Power supply for hybrid electric car charging battery

How Alternative Fuels Will Power Global Commerce

Want to chart a sustainable path for a warming world? It begins with commercially viable green energy.

Randy Stashick | UPS

The global population will race past 9 billion by the year 2050, fueling a boom in energy use around the world.

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In planning for the cities of tomorrow, we must ensure our blueprints are sustainable.

You need not be a math whiz to know this growth could leave a massive carbon footprint.

From a logistics perspective, this quandary is particularly vexing. As logisticians, we’re tasked with getting people whatever they want whenever they want it.

But doing so is hardly our lone calling. In planning for the cities of tomorrow, we must ensure our blueprints are sustainable.

This requires finding a happy medium between fostering global commerce and promoting environmental stewardship.

But as any engineer could attest, your solutions are only as good as the tools at your disposal. That’s where alternative fuels come into play.

[Also on Longitudes: Staying the Course on Alternative Fuel]

A greener path to the future

Green power sources, such as solar, methane and renewable diesel provide a practical way forward. They are the missing variables that could help us solve what some fear is an unsolvable problem: profitably moving goods while protecting the environment.

If employed effectively, green energy could become the optimal solution for commercial transportation fuels in a carbon-constrained world.

Ideally, a fuel source would cheaply power planes, trains and automobiles – and do so in virtually every market around the globe. Any successful fuel source, however, would have to harness existing infrastructure to meet unyielding demand.

[Also on Longitudes: From Garbage to Gas]

Solar in the Outback

Such an approach is on full display at the Bridgestone World Solar Challenge in Australia each October. Solar electric vehicles make the nearly 2,000-mile trek across the Australian Outback, showcasing the viability of such cars.

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Green energy could become the optimal solution for commercial transportation fuels.

The MIT Center for Transportation & Logistics (MIT CTL) and UPS are two of many academic and corporate supporters of this global competition. Why? Because the solar electric vehicles used at this event are designed, built and fielded by students who will develop future sustainable energy technologies.

But solar power is just one part of the equation.

Nearly every landfill, agriculture site and manufacturing plant generates methane. In most cases, methane is released into the atmosphere, emitting more than 21 times the GHG emissions compared to carbon dioxide. Imagine the benefits of capturing methane emissions at landfills and also replacing carbon-heavy fuels.

Renewable diesel is another exciting energy source. Going beyond alternative fuels like biodiesel and ethanol, synthetic diesel doesn’t have the same blending constraints – it can be used by conventional engines and newer models.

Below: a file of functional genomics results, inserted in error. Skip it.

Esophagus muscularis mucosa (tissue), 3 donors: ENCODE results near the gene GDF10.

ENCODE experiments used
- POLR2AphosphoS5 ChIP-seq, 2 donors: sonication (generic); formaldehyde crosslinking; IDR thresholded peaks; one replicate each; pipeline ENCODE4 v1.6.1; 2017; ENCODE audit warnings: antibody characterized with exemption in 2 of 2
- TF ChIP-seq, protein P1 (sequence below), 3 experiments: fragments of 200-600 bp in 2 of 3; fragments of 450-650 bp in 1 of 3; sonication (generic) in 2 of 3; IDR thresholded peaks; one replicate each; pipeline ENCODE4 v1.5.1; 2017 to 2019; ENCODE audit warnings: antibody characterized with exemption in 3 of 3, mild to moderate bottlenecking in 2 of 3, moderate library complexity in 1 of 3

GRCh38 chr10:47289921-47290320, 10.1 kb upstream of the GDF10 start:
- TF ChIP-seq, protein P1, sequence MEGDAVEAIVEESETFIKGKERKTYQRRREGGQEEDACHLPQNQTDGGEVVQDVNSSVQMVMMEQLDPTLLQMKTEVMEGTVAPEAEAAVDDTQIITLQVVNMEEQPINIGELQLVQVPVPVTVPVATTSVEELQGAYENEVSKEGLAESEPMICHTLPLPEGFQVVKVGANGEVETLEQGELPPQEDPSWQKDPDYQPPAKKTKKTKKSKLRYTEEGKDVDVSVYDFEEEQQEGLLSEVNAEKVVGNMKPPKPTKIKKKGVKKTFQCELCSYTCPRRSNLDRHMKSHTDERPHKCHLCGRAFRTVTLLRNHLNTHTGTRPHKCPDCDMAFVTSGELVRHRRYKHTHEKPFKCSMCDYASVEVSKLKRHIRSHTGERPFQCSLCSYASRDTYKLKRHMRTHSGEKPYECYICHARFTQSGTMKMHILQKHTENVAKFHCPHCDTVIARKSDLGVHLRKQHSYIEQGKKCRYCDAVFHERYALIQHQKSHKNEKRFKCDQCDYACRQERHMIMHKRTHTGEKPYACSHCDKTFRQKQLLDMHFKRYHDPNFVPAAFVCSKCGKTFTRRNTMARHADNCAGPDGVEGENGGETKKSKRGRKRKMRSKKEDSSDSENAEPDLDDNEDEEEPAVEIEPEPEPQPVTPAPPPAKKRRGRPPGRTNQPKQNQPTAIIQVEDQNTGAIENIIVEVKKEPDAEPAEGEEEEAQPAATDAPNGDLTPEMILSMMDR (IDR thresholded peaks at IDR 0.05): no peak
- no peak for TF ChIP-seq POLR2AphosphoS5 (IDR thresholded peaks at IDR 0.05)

A sparkplug for logistics

Logistics companies like UPS are tapping into a diverse range of energy sources to power its transportation fleet.

UPS is working with the European Union’s Freight Electric Vehicles in Urban Europe (FREVUE) project to transform its delivery network.

For example, in London, there is a congestion charge zone in the city center where users of traditionally fueled vehicles pay a surcharge to drive during weekday business hours. UPS currently has 28 electric trucks operating in London, with another 40 expected in the next few years – the ultimate goal is an all-electric fleet in London’s city center.

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We’re on the cusp of a green-energy revolution driven by real-world solutions.

Across European cities like Amsterdam, Rotterdam and Hamburg, UPS has nearly 80 electric vehicles meeting the needs of customers.

UPS is testing an electrically supported cargo bike for the delivery and pickup of packages in downtown Basel, Switzerland.

Augmenting these services is a growing focus on “final-mile” deliveries. Think of it as a ride-sharing program for packages. Bicycles, push carts and other economically friendly modes of transportation can handle the last leg in a given supply chain, helping delivery trucks avoid the most congested areas in a city.

These initiatives underscore UPS’s commitment to drive 1 billion miles in our alternative fuel and advanced technology fleet by the end of 2017.

By utilizing a rolling laboratory approach in which UPS uses our fleet size and diversity to test the viability of alternative fuels in real-world operating conditions, we’re actively learning about new energy sources.

As the number of alternative fuel vehicles continues to grow, businesses, governments and NGOs will need to collaborate even more to expand access to such energy sources.

Together, we’re on the cusp of a green-energy revolution driven by real-world solutions.

As we brace for explosive urban growth, energy will be the sparkplug, not a deterrent, to broader prosperity. goldbrown2

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Randy Stashick is President of Engineering at UPS.

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2 Comments

  1. Pingback: The Urgency of Unfinished Business | Longitudes

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